The method used by this particular fund is to use their own assets to purchase all of the companies that make up the NASDAQ-100. It does so by allocating the exact same weighting mechanisms as employed by the NASDAQ-100, with the view of mirroring its performance.

In terms of pricing , the USAA Nasdaq 100 Index Fund charges an expense ratio of 0.54%. While in comparison to more conventional stock funds this is reasonably competitive, in the world of index funds this is somewhat expensive.

Nevertheless, the fund has tracked the main index extremely well over the past 10 years, averaging annual gains of approximately 12%.This is just a smudging smaller than the actual gains of the NASDAQ-100 itself.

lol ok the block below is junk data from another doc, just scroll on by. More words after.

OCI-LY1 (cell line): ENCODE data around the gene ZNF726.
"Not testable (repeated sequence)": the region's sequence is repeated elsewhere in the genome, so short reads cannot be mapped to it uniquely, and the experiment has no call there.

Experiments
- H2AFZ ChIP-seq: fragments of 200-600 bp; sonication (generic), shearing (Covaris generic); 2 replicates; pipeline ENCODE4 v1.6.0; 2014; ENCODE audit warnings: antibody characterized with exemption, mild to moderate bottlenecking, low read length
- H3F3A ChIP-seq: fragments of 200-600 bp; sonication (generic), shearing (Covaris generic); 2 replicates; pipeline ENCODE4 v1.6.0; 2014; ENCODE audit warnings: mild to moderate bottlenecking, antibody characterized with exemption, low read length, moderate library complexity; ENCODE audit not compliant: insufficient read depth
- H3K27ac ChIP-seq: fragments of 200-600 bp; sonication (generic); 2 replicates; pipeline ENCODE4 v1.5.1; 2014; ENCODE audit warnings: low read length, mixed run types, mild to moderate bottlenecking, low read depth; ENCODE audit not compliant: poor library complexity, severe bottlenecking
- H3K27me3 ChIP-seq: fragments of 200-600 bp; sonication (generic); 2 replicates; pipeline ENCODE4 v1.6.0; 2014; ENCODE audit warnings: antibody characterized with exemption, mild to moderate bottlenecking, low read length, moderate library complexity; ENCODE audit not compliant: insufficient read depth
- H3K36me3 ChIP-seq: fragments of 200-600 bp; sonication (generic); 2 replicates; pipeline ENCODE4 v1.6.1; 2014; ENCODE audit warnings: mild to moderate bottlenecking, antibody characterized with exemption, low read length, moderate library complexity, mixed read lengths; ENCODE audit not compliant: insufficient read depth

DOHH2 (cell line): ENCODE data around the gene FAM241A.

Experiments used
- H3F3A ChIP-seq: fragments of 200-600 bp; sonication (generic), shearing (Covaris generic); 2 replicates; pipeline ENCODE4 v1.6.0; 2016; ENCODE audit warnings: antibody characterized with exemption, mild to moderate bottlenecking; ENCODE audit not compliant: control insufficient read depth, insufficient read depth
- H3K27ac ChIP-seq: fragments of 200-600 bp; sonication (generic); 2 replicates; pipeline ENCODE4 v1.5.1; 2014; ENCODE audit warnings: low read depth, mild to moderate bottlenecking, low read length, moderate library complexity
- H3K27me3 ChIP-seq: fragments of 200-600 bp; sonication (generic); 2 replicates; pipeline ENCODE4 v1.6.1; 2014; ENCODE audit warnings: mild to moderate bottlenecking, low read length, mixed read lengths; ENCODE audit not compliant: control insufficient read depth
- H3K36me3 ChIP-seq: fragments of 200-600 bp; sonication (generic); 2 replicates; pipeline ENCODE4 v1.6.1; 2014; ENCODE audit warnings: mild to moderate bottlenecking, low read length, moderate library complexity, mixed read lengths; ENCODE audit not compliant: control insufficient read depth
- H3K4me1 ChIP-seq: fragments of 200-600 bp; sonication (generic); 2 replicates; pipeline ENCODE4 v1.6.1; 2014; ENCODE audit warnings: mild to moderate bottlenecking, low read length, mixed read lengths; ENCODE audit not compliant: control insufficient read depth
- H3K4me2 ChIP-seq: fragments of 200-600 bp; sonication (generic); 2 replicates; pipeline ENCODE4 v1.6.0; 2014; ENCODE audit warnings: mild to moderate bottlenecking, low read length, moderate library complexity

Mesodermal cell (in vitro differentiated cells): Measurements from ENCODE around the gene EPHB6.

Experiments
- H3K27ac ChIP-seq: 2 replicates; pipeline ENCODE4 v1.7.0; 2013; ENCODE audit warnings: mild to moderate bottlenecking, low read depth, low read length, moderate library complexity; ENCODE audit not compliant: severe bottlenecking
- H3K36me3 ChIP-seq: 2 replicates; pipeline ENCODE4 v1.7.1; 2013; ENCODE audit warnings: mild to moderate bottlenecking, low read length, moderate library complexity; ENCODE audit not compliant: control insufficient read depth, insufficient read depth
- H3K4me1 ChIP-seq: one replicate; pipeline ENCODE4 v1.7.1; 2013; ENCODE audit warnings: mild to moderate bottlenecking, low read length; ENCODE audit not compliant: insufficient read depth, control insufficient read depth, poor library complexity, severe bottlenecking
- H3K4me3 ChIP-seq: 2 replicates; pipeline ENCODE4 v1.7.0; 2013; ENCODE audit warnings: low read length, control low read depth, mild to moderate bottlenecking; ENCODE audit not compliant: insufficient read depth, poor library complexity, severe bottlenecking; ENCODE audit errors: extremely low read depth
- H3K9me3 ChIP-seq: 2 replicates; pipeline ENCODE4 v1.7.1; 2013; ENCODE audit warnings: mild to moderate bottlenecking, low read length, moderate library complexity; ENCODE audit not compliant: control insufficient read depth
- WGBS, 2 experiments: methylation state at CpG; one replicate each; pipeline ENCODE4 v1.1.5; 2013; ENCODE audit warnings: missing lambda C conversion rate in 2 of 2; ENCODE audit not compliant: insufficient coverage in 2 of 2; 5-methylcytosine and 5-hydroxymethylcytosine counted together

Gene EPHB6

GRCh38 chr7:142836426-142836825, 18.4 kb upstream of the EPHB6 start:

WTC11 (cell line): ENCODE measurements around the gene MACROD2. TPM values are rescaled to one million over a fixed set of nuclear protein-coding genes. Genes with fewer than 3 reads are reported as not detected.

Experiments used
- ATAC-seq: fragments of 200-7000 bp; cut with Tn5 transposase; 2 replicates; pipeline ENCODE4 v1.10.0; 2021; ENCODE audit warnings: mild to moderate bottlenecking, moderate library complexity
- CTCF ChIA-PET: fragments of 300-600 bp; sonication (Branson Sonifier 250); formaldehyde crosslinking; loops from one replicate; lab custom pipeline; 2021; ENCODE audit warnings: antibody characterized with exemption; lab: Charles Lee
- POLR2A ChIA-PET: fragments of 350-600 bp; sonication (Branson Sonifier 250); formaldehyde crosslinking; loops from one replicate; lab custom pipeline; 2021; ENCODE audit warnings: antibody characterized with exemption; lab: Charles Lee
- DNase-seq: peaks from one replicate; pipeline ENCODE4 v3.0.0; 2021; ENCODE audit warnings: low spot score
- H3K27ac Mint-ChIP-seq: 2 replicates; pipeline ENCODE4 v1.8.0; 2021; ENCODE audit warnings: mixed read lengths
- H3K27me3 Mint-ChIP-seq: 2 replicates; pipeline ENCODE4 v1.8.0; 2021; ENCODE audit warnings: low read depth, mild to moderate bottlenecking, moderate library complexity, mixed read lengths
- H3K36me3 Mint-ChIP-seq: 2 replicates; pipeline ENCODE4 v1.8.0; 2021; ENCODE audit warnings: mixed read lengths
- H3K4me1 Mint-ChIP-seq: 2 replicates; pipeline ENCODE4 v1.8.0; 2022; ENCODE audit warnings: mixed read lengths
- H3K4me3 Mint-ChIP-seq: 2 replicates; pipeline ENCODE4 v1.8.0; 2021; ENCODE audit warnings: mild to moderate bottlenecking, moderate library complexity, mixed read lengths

Invest in the NASDAQ via an ETF

The second option available to you in your search for a NASDAQ investment facility is that of an ETF. ETFs are hugely popular financial instruments that are designed to track specific marketplaces. This can of course include stock markets such as the NASDAQ, FTSE and NYSE, as well as commodities such as Gold and Oil.

What is an ETF?

Read: What is an ETF?

Although ETFs are very similar to index funds, there is a distinctive difference. The way to view an ETF is in a similar light to a real world stock. The reason for this is that when you invest in an ETF, it is freely tradeable on the open marketplace. As such, you should view the value of an ETF based on its current marketplace price. This isn’t the case with an index fund.